From the time a baby is born until he is about six months old, he requires more sleep than an adult — a lot more. Newborns may sleep between 12 and 18 hours out of every 24-hour period. After a child is about six months old, his sleep requirements are a bit higher, but very similar to an adult’s sleep requirements.
It is of the utmost importance that parents help the child to establish a regular sleep/wake schedule as early as possible. This will make life easier for everybody in the household, including the baby. Babies, even as young as six months old, like continuity.
A regular “go-to-bed” time and a regular “get-up” time as well as a regular “naptime” will help to prevent all kinds of sleep-related problems.
There are lots of reasons why children can have sleep problems. Some of the problems are caused by physical discomfort or illness. Some sleep problems are caused by emotional or developmental problems that might seem totally unrelated to sleep. If your child is consistently unable to sleep (and consistently is the operative word here) it is best to talk to your pediatrician about the problem and have him or her help you resolve the issue.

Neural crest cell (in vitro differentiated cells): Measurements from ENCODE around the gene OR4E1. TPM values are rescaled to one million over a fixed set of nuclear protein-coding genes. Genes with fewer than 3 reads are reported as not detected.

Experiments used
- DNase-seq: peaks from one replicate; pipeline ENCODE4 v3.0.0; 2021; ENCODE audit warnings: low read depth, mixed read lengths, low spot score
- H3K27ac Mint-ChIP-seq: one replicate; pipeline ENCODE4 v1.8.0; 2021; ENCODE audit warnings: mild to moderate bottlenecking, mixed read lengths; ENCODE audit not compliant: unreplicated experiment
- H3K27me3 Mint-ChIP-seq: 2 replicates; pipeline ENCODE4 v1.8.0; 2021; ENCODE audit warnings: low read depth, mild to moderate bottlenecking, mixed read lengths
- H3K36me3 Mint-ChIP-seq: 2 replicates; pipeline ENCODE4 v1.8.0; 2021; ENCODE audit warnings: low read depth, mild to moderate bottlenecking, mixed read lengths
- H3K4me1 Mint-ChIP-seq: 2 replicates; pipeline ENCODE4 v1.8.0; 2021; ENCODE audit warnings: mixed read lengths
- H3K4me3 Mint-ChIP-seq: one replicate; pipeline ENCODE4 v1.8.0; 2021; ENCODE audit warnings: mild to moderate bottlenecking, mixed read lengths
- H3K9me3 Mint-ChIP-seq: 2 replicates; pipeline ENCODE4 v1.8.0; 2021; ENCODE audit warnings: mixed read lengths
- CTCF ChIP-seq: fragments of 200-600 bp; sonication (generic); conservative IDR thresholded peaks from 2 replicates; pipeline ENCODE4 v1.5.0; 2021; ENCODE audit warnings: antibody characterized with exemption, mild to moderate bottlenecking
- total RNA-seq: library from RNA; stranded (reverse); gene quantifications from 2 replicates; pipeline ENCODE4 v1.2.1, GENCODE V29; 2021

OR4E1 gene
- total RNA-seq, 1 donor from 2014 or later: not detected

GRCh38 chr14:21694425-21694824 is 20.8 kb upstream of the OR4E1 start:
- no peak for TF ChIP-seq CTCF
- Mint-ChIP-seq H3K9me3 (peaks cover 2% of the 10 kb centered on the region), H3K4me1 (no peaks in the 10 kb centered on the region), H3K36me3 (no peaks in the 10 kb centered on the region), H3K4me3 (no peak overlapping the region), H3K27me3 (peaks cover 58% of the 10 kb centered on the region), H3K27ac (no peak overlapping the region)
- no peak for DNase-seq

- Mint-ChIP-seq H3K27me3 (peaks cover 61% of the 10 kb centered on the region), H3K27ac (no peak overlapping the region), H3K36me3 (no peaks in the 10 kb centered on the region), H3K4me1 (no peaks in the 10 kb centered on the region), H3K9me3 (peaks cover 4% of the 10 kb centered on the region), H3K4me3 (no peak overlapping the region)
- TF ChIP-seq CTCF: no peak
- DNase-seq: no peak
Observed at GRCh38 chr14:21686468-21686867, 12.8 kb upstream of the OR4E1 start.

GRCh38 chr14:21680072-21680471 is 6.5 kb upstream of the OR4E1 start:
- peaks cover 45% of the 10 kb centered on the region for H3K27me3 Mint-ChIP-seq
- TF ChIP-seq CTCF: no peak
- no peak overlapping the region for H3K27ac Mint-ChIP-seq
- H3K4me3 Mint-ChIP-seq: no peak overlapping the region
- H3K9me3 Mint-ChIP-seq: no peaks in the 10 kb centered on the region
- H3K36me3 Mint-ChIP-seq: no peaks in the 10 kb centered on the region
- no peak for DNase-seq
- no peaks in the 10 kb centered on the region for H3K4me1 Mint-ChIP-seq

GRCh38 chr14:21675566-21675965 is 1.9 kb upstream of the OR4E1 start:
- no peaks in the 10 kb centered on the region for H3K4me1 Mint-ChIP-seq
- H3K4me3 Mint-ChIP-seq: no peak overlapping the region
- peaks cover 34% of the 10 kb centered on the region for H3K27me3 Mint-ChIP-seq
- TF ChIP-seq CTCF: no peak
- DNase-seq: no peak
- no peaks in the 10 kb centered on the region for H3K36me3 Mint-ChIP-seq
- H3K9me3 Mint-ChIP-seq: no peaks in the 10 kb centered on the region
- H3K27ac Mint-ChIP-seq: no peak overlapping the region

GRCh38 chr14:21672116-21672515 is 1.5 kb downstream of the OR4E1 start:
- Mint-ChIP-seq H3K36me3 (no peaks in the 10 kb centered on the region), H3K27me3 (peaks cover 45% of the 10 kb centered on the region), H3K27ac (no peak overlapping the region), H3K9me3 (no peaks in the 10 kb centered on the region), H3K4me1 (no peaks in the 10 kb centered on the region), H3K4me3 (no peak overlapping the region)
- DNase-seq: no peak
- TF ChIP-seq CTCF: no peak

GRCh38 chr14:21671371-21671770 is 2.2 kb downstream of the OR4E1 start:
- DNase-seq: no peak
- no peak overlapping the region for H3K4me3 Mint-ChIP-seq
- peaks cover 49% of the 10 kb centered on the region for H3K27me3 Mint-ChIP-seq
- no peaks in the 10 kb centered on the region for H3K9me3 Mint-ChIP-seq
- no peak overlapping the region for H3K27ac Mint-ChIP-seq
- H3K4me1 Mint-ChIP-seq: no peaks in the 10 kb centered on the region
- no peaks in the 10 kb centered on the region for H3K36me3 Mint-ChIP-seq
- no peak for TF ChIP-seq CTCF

The thing to remember is that when humans are tired, no matter how old or young they are, they sleep if they aren’t having mental, physical, or emotional pain. Sleep is natural; it isn’t a behavior that must be learned.
If you have worked to establish a regular schedule for your child (eliminated all of the foods and drinks that might prevent sleep, read him a story and tucked him in), and sleep continues to be a problem, it really is time to seek professional help. The lack of normal sleep is a symptom, not a disease.